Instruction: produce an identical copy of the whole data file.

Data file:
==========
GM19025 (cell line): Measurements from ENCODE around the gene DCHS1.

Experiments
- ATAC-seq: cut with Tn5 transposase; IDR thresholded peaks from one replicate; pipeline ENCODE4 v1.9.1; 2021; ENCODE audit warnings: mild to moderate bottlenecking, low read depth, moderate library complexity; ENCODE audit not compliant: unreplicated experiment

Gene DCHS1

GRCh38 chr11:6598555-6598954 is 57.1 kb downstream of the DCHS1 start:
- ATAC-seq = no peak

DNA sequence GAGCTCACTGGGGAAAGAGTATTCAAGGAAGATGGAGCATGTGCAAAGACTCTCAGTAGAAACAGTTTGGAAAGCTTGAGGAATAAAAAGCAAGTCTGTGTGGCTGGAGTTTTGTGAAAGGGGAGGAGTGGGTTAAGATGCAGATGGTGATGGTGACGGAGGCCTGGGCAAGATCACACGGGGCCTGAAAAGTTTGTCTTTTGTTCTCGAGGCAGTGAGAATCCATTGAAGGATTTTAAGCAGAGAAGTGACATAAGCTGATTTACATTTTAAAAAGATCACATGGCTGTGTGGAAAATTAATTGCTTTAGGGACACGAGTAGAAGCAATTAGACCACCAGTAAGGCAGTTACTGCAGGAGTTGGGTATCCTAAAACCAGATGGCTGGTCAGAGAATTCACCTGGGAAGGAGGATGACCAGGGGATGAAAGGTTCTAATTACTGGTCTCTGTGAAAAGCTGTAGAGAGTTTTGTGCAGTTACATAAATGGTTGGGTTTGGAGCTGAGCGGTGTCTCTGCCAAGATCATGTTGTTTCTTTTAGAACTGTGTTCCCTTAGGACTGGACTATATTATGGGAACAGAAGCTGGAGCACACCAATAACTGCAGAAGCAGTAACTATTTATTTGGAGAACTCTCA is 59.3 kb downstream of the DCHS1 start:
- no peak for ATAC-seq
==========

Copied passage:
GM19025 (cell line): Measurements from ENCODE around the gene DCHS1.

Experiments
- ATAC-seq: cut with Tn5 transposase; IDR thresholded peaks from one replicate; pipeline ENCODE4 v1.9.1; 2021; ENCODE audit warnings: mild to moderate bottlenecking, low read depth, moderate library complexity; ENCODE audit not compliant: unreplicated experiment

Gene DCHS1

GRCh38 chr11:6598555-6598954 is 57.1 kb downstream of the DCHS1 start:
- ATAC-seq = no peak

DNA sequence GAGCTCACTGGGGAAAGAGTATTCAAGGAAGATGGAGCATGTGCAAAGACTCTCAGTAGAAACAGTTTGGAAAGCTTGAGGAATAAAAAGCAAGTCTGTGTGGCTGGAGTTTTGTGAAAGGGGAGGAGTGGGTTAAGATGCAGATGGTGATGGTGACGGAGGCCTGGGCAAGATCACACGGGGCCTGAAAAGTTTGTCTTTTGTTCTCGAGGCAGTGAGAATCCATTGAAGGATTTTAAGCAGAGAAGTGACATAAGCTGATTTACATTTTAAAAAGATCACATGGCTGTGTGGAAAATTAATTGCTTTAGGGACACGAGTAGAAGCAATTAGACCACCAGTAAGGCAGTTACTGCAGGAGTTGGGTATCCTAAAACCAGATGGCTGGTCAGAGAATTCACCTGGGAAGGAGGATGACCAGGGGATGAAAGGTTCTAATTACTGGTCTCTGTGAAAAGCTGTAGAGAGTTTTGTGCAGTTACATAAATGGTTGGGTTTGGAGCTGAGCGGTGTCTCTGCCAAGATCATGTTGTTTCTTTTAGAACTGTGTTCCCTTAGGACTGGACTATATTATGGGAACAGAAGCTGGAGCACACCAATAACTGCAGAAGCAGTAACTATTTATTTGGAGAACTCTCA is 59.3 kb downstream of the DCHS1 start:
- no peak for ATAC-seq